If I say the term “sexual harassment” what’s the first thing that comes to mind?

  • Is it an image of a man; possibly a supervisor who forces a woman to perform sexual favors for him in exchange for either keeping her job or being promoted to a higher position in the company?
  • Perhaps you may picture a female employee in the workforce who is consistently being grabbed and fondled in a slightly indistinct way by her boss.

While both scenarios may certainly be common in cases of workplace sexual harassment, they are far from being the only pictures that can be drawn up about this topic. In fact, there are many ways in-which workplace sexual harassment can occur.

Sexual harassment, defined by The U.S. Equal Employment Opportunity Commission is sexual advances that are unwelcome, any requests or demands for sexual favors or any verbal or physical conduct of sexual characteristics. It also indicates that the conduct would affect the employment of the individual and provide interference in the individual’s work performance constituting intimidating, offensive or hostile work surroundings.

Based on this description, you can surmise that sexual harassment is not always quite distinguishable and it’s best to consult a New York City sexual harassment attorney if you have any questions about possible sexual harassment misconduct at your job.

In the meantime, I am debunking 4 sexual harassment myths to help those who may be uncertain about determining his or her rights as an employee when dealing with unethical behavior in the workplace.

  1. I am a woman who is being sexually harassed by my female boss. She continues to ask me out on dates even though I have firmly rejected her advances. It makes me uncomfortable every time she comes around me, but I feel I have no recourse since most of the time workplace sexual harassers are men harassing women.

The truth of the matter is that you should not keep harassment to yourself; even if you think it may be slightly untraditional according to the norm.  No one should be subjected to a hostile work environment under any circumstances. The harasser in addition to the victim could be a male or a female in any sexual harassment situation.  The victim could also be the same sex as the harasser; men can harass men as well as women harassing women and men are also harassed by women. Do not be ashamed of the circumstances. Seek the advice of an NYC sexual harassment attorney as soon as possible.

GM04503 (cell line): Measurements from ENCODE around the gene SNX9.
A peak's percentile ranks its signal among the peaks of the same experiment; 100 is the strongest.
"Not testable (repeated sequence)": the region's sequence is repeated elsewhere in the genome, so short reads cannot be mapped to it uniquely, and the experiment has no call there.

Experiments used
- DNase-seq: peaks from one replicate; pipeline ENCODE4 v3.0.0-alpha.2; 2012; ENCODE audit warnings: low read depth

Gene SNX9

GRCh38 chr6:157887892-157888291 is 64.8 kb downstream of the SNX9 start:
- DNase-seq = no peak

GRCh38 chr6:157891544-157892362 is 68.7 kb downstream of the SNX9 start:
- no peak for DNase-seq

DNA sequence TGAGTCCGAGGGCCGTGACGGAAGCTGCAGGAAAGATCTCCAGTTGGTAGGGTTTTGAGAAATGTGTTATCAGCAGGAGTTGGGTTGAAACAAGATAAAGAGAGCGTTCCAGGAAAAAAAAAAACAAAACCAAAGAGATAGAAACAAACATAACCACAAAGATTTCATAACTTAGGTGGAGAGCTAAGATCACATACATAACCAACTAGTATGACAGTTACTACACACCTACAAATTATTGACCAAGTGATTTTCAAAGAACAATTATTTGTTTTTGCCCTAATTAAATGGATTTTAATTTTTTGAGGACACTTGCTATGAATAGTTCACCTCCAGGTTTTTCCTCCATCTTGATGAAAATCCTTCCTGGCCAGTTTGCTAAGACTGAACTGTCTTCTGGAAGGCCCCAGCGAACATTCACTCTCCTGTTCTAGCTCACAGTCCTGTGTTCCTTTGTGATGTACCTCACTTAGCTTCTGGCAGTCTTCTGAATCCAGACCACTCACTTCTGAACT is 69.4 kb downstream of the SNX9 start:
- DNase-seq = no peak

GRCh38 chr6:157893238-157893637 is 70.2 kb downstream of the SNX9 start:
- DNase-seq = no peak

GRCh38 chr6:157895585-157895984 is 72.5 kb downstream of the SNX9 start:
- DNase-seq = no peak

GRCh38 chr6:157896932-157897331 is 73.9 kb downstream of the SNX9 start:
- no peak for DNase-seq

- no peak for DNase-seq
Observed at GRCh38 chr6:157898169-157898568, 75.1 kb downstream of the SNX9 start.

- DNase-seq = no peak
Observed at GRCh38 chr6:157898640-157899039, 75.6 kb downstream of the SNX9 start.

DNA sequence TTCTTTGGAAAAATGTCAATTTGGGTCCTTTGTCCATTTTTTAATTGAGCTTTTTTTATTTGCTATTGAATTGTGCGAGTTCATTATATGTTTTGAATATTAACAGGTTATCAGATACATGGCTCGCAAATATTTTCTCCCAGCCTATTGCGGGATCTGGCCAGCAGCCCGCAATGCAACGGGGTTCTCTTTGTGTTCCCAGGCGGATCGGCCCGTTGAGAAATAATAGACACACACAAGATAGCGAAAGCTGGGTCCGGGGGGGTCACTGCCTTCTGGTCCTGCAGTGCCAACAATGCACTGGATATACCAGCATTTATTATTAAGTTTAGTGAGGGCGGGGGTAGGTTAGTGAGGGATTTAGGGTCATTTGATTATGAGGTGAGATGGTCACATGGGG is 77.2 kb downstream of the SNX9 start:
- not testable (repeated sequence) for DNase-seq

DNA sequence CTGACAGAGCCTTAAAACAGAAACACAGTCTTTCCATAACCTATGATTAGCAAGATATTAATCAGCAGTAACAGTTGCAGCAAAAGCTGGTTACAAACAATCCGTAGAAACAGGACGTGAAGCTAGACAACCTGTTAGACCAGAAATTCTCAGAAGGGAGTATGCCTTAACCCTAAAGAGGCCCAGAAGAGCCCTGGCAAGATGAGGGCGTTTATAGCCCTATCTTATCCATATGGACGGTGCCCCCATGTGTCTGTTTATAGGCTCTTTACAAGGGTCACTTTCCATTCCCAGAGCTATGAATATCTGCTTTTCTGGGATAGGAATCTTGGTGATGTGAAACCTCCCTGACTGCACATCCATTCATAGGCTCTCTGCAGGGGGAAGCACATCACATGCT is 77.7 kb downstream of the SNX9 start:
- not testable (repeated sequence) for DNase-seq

1. An employee from another department is constantly coming around and leaning on the desk of a co-worker that sits across from me. Oftentimes he gives her massages and whispers in her ear. She has asked him to stop but he doesn’t let up.  I am offended by his actions and I feel like it’s affecting my work performance. If I were her, I would look into speaking with a sexual harassment attorney to find out if I had a legitimate sexual harassment claim.

Yes, your coworker should seek legal counsel from an experienced sexual harassment lawyer, but truthfully, the victim does not have to be the person being harassed.  It can be someone else who is offended by the actions.  Don’t delay; you too are entitled to a peaceful work environment and if someone else’s conduct is disturbing you at work, then you have the right to take action as well.

  1. I’m a cashier at a supermarket. Each time one of the food vendors comes into stock the shelves, he usually likes to touch my hair and sniff it.  I have asked him to stop on several occasions and have even reported him to the company that employs him, but still, he continues his creepy activities every time he sees me.  Too bad he’s not a direct employee of the supermarket, then maybe I could do something more.

In actuality, the harasser does not have to be an employee of the company you work for.  Do not accept this type of treatment from anyone while you are performing your job. Report the behavior to your HR department at once and if the harassment continues to seek legal advice from a sexual harassment lawyer immediately.

  1. I am a man that works in a department with several women. These women are constantly gathered at a fellow coworker’s cubicle ogling over calendars of men dressed in just underwear. I have asked the women to stop as it is very disruptive and offensive to me.  Too bad there’s nothing else I can do.

Wrong.  While workplace sexual harassment may often include unwanted touching and feeling; it is not limited to such actions. It can also consist of pornography, graphic images of men and/or women, naked or semi-naked, jokes of offensive or sexual nature.

It’s important that you should remember in any circumstance at your job if it feels uncomfortable to you, affects your job performance or is causing you mental distress, you need to seek the professional advice of an NYC sexual harassment and employment law attorney.

Schedule a free consultation with a sexual harassment attorney at the Derek Smith Law Group, PLLC in New York City, New Jersey, Philadelphia, and Miami. You can reach us online or by calling 877-469-5297.